I wish Mr. Swan good luck. I also hope for his presence (and that of Winnipeg’s next mayor and police chief) at the standing committee in Parliament to put Manitoba and Winnipeg’s concerns about youth crime on the record and in full.

If they need some help developing case studies to present, I know a few people who would be glad to help out.

‘What the public doesn’t hear’ week 7

—An ongoing examination of publicly-recorded police activity and media reporting from the WPS. This is for the M-F period of Aug. 30 to Sept. 3

Apologies for the lateness of this. It’s been a crazy busy last two weeks.

(I also promised some kind of analysis, but it’s gonna take a bit longer due to the volume of data collected in the first six weeks.)

Notes:

PO = fail probation, unless preceded by the words ‘assault’ or ‘obstruct.’ in those cases PO= police officer

Fail attend= fail attend court

M= male, FM = female

If an offence or offences are in brackets, those are charges already laid an arrested person was pending on.

Monday

No briefing, emailed news release. info on missing girl found, the death of kylie armishaw from a fall at the colony square building, and results of a round of free vehicle inspections. Later in the day the announcement of the arrest of a guy named Trent Minski, who was wanted for a string of suspected credit card frauds.

Now, on the adult criminal intake docket [people arrested and locked up] from the weekend – does not include domestic violence-related arrests, youths arrested or people arrested and released on a promise to appear. Neither does it include RCMP arrests resulting in people being locked up in Winnipeg, which show up on the docket.

  • FM, fail bail x2 mischief property under $5K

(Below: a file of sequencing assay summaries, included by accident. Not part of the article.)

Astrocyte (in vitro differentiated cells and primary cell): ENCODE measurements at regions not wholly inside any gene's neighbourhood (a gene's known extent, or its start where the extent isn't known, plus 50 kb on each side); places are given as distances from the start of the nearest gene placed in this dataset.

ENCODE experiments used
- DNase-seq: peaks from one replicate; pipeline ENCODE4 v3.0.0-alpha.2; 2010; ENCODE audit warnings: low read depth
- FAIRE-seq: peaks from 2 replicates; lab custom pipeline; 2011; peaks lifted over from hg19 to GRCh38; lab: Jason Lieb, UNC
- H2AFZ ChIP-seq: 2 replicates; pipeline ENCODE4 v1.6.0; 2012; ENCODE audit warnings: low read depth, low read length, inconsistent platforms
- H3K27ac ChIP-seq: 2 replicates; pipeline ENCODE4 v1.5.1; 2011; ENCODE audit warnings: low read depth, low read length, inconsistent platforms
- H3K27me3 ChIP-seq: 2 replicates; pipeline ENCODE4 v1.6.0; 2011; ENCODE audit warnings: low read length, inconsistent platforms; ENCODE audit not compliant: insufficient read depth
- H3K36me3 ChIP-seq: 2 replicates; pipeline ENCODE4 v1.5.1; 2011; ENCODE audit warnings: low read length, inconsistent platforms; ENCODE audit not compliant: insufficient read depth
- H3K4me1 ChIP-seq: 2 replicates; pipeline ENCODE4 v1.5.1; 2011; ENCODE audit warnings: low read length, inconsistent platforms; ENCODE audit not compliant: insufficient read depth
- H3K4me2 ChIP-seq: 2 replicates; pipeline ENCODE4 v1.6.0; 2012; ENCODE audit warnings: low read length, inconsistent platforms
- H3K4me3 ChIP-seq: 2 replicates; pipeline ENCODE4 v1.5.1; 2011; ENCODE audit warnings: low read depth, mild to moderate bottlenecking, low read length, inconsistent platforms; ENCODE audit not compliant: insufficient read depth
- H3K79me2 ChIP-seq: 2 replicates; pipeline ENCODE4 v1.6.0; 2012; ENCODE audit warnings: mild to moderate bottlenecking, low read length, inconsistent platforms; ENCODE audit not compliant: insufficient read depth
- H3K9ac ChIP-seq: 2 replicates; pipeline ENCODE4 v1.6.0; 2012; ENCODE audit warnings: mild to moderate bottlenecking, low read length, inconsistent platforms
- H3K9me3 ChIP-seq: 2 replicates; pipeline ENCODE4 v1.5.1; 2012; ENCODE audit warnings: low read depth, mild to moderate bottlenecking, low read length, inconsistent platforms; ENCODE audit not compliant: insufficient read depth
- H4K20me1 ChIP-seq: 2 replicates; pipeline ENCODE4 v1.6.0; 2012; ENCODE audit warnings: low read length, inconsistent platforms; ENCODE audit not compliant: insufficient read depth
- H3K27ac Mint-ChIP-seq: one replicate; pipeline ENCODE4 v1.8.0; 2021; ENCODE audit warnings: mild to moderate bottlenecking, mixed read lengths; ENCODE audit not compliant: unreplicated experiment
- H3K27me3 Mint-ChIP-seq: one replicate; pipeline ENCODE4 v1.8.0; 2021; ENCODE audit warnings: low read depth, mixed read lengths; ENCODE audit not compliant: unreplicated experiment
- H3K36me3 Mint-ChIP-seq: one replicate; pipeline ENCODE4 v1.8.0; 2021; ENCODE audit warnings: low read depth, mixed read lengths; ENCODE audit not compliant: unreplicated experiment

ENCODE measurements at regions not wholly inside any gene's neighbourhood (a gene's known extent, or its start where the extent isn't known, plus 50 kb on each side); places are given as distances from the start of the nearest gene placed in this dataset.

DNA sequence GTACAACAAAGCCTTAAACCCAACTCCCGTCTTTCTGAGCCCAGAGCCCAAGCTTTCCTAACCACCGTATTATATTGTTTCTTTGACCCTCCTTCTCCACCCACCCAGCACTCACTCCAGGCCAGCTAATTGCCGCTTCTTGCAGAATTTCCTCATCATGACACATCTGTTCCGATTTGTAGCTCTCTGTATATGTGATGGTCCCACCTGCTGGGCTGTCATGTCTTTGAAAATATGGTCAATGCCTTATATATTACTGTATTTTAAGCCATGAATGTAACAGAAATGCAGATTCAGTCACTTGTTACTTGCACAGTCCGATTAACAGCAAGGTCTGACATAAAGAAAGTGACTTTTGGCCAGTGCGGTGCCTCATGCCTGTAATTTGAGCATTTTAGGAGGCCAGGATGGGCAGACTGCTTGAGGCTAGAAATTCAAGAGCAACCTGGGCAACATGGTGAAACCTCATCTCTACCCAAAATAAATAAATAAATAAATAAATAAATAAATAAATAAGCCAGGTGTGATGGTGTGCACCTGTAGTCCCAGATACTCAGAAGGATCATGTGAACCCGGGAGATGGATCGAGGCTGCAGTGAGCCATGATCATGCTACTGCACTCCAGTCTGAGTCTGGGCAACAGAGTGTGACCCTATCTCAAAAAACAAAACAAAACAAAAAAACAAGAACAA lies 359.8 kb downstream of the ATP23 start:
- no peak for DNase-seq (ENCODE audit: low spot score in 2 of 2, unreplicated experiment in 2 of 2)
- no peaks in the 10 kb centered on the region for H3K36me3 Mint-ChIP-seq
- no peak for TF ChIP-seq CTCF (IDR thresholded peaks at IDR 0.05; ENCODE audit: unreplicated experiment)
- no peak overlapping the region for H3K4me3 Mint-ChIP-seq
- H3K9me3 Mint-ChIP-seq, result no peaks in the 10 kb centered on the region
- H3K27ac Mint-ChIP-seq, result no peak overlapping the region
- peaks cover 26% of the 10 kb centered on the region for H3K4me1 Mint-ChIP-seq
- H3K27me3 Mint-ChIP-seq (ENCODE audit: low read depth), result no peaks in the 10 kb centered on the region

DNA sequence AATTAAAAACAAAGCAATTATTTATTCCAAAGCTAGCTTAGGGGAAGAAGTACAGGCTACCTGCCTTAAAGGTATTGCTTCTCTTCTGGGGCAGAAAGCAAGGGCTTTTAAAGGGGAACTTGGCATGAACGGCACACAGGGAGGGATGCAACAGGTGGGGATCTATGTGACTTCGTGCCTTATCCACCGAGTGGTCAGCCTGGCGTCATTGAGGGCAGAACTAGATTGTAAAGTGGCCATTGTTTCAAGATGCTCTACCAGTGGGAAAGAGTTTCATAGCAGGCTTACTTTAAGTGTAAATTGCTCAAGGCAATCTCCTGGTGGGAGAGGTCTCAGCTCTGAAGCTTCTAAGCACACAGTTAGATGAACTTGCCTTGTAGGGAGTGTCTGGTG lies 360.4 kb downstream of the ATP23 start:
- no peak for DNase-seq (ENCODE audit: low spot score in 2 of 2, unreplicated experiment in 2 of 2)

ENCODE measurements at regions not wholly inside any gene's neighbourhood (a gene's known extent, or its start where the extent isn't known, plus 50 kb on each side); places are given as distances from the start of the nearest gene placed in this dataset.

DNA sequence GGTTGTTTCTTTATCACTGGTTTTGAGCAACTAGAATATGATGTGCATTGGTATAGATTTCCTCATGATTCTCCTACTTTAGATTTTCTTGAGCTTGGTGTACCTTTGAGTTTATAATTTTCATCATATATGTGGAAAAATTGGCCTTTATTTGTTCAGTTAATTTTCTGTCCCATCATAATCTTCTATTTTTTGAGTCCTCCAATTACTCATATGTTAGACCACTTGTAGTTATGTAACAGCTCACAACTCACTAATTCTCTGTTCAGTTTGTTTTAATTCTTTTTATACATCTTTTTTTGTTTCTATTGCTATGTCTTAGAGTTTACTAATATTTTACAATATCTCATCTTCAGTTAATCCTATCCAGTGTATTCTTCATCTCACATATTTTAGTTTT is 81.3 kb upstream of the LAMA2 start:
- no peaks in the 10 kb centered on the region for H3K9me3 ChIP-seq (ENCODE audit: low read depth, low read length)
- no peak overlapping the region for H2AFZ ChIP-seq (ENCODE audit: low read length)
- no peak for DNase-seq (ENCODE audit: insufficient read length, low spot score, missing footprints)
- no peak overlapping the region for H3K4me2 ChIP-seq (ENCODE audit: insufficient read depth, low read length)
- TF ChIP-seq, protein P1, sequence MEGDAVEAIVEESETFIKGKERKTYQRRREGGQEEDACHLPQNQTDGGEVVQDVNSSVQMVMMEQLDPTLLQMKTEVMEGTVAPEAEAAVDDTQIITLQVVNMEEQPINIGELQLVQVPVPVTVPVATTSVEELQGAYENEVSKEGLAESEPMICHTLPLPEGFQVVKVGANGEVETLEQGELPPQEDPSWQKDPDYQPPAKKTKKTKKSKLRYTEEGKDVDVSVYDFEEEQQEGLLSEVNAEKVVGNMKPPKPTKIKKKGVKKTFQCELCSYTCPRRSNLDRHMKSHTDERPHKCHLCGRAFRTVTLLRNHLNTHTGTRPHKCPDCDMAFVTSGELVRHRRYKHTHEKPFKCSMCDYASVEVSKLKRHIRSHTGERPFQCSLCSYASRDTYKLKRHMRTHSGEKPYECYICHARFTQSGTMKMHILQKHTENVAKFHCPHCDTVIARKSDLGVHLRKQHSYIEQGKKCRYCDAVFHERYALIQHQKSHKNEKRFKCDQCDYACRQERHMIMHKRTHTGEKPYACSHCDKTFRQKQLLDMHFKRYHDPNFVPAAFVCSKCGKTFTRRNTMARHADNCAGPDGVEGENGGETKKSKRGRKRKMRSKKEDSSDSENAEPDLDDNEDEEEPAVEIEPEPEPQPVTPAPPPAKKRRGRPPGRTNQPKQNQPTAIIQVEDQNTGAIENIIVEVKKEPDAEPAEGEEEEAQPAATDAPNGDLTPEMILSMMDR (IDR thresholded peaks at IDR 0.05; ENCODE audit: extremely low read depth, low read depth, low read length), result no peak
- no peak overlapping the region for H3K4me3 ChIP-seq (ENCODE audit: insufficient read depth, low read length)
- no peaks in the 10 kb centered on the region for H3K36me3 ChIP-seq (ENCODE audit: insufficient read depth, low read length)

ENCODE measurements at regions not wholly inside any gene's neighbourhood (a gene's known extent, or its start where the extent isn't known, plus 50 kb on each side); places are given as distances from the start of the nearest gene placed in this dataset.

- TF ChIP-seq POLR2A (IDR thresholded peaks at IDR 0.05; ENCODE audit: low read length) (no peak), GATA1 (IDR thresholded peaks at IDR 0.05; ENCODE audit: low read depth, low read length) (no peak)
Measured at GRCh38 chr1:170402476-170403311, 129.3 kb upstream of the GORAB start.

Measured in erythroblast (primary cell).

• M, fail bail x2
  • M, fail bail [fail bail]
  • M, fail youth sentence conditions
  • FM, assault with weapon, fail bail, aggravated assault, fail bail x3
  • M, fail bail x6
  • M, fail bail x3
  • FM, fail attend, fail bail x3
  • M, sex assault
  • M, fail PO [sex-offender-related]
  • M, fail bail x3, drug possession x2, possess property obtained by crime, HTA x2
  • M, fail show for fingerprinting as required
  • M, fail youth sentence x3, fail bail, fail attend, theft under, fail bail x2, obstruct PO, theft under, fail attend
  • M, fail PO
  • M, theft under
  • FM, fail attend, fail PO x2, fail bail x4, theft under, mischief under, utter threats, fail PO, fail youth sentence
  • M, fail PO x2, theft under 9 x credit fraud, 11 thefts,  house break enter and theft, possess criminal property, mischief
  • M, robbery with firearm, fraud, theft under, weapons
  • M, robbery with firearm, weapons
  • M, fail PO
  • M, fail attend ( assault weapon x9, house break enter and commit assault with weapon. Wanted on manslaughter warrant
  • M, drug possession, public mischief
  • FM, fail PO x2
  • M, theft under
  • M, fail bail x3, public mischief, HTA ( fail bail, possession for purpose of trafficking x2, drug possession)
  • M, fail police release
  • M, fail police release x4, fail attend

Tuesday

No briefing, no release.